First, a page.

Road to recovery: Nine churches in Ringgold create program to help those who are hurting

Road to recovery: Nine churches in Ringgold create program to help those who are hurting

May 5th, 2014 by Barry Courter in Life Entertainment

Recovery illustration

Illustration by Lin C. Parker/Thinkstock Photos

For 30 years or so, Priscilla was addicted to drugs. They were an everyday part of her life, as routine as eating and getting dressed.

About six years ago, though, she had a "burning bush moment" and found God. She quit drugs on the spot, but she had no idea how to function without them.

"All I knew was that life," the 64-year-old says.

Then, last October, she heard about Recovery at Ringgold, a new program being hosted by Ringgold United Methodist Church in Catoosa County. The program is part of the Recovery at Cokesbury Network, which started in Knoxville almost 11 years ago.

Priscilla has been going since the weekly meetings first were offered and today is a group facilitator. The meetings average about 75 participants.

"It changes your life," she says. "I was an addict, and the Lord delivered that from me, but I didn't know how to live sober. You have to learn to live sober."

Eight other North Georgia churches of different denominations are part of the program.

"I think that is one of the big keys to the success," says Recovery at Ringgold co-coordinator John Friant. "[Addiction] is a big problem in our community, and even for people with good jobs and insurance, recovery is expensive, so being able to pull in multiple churches has been an astronomical help.

"The program does not belong to Ringgold UMC. We are just hosting it."

While recovery programs such as Alcoholics Anonymous or Narcotics Anonymous use the term "higher power" and encourage participants to choose his or her own concept of God, the Cokesbury program is unabashedly Christ- and biblically based.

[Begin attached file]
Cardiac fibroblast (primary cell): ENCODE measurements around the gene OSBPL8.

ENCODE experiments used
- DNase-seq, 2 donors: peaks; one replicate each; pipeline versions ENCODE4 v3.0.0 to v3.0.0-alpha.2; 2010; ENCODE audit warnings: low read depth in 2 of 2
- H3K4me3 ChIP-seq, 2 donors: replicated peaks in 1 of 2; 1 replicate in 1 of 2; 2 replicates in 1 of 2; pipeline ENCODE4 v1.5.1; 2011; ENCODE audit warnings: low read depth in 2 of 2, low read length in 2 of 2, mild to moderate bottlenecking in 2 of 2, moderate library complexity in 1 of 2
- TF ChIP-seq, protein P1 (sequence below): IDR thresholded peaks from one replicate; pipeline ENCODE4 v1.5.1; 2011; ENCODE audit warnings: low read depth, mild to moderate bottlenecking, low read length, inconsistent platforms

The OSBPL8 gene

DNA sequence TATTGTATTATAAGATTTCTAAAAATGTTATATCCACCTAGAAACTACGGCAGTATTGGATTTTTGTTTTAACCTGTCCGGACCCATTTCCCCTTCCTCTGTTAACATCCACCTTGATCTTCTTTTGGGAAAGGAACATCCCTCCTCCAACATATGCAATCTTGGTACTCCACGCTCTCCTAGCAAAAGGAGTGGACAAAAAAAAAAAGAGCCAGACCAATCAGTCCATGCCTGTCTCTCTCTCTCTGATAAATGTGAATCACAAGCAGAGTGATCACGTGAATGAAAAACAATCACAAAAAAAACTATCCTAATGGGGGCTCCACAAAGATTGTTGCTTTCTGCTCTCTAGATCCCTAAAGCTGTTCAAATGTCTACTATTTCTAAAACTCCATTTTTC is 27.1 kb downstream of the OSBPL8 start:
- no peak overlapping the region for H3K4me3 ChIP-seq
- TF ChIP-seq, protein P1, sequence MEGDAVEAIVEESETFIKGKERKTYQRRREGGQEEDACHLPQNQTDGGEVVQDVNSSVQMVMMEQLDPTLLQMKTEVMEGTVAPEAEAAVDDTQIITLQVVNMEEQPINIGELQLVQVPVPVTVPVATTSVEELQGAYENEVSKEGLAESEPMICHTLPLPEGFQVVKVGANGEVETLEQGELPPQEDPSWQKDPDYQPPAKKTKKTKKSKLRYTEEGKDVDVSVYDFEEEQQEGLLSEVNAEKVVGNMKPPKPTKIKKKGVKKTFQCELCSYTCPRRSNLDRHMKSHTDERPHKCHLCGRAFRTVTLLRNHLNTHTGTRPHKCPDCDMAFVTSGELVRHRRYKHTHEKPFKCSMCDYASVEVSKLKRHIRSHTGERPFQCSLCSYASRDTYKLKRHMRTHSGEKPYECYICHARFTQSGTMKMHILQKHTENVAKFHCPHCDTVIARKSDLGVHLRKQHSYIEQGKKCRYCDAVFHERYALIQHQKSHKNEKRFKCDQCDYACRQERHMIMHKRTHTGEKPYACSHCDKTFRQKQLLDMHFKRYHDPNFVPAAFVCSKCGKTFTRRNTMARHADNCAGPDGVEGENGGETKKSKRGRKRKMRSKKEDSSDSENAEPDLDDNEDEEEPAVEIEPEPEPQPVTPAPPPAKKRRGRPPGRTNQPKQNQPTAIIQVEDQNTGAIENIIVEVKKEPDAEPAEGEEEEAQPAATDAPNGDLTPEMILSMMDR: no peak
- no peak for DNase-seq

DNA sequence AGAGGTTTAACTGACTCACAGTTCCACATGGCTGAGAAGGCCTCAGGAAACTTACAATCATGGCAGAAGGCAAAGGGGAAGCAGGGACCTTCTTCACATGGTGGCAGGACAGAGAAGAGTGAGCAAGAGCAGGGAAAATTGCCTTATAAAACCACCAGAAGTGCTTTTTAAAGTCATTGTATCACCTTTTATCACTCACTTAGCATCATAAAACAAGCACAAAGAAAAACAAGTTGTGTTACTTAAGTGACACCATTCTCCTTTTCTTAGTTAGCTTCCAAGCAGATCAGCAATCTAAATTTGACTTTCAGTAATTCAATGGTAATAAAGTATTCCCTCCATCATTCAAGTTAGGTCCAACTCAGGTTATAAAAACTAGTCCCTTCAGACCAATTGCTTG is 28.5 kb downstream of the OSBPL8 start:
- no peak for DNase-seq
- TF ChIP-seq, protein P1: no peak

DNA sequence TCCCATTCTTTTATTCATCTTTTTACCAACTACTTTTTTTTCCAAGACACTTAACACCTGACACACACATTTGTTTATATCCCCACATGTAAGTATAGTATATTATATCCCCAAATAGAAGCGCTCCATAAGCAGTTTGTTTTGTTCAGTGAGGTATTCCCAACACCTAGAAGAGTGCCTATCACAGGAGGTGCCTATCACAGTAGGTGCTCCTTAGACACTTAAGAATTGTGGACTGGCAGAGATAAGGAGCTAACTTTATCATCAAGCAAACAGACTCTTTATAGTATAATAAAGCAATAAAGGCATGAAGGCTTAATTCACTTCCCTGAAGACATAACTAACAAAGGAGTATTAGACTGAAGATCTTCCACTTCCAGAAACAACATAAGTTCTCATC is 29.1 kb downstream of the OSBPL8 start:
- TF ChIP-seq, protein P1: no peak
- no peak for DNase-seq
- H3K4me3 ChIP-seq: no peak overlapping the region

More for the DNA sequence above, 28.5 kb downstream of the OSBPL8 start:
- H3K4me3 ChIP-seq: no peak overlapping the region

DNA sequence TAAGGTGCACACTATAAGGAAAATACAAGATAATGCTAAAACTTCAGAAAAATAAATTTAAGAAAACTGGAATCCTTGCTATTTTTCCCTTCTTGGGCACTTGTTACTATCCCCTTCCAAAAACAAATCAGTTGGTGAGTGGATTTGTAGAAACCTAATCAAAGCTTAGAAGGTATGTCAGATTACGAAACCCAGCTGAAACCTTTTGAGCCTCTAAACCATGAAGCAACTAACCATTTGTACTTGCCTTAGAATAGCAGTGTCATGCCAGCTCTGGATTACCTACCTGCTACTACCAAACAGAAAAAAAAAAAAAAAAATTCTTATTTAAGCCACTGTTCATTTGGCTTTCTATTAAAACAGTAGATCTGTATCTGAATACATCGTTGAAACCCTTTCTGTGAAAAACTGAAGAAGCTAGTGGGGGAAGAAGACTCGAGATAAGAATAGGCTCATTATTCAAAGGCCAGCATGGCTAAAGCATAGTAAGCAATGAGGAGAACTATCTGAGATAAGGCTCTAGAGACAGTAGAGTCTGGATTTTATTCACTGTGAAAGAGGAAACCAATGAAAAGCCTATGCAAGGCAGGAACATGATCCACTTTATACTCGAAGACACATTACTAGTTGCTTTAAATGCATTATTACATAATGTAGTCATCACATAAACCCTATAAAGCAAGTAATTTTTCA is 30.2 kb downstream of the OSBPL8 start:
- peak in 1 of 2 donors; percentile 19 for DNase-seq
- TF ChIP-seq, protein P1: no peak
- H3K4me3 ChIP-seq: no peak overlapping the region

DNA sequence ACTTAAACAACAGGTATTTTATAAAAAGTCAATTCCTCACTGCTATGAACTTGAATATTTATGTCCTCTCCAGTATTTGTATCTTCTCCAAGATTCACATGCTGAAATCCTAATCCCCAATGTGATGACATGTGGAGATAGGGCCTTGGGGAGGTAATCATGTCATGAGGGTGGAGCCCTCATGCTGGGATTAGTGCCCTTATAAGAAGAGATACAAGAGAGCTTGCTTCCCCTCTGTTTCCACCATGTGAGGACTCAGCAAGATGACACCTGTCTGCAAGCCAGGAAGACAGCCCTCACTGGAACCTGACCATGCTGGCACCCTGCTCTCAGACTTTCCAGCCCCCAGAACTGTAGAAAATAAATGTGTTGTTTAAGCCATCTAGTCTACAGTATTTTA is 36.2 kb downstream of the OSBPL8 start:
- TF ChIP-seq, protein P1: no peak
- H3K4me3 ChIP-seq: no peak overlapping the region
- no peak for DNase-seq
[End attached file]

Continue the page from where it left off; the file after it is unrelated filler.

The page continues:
Ringgold co-coordinator Charlotte Dawson notes that, while the program is based on Christian principles, the primary goal is not to convert anyone but to help participants get whatever they need to kick their addiction.

"At our meetings, you will get a lot of 'God talk' and you will have the opportunity to surrender your life to God," she says, "but nobody is going to try to save you. Most everybody who comes is not having a problem with God."

About two years ago, officials with Recovery at Cokesbury, which draws about 400 weekly participants in Knoxville, felt they needed to share their successful program with others. They put together a franchise-style package to help other communities start one up. A second was opened in Lebanon, Va., then another in Maryville, Tenn., last year. The one in Ringgold is the third, and five more are planned in the coming months, according to Jerry Smith, director of communications for the Cokesbury Network.

"It's always called Recovery at whatever the town or community is, not the name of a church. We talk about the churches being hosting churches or institutions," Smith says. "It takes about 22 weeks from phone call to first meeting. It would take two or three years if an individual church wanted to start their own from scratch."

By becoming part of the network, startup programs are offered a plan that includes marketing tools such as TV and radio ads, training and weekly video messages that can be streamed and shown as part of the gatherings.

Dawson says it cost about $30,000 to get the program up and running, with more than half of that going toward marketing to let people know it was being offered. All the staffing, except for on-site child care, is done by volunteers. The kitchen staff, counselors and coordinators work for free. Only two people in Cokesbury are on a salary.

"I am 100 percent volunteer," says Smith, adding that the volunteer component is one reason having other churches involved is so important.

"You need one church that will be the primary, but having the other churches helps financially and also by providing volunteers and participants," he says. "It would be hard to do this as a smaller church."

Dawson says all the participating churches in the Ringgold program have embraced the plan.

"It has been a smooth setup," she says.

At the program, participants range from those whose families think they have a problem but the individual doesn't, to people grieving the loss of a loved one, to people like Priscilla who are learning to live sober.

"Choosing to go was the best decision I've ever made," she says.

Contact Barry Courter at or 423-757-6354.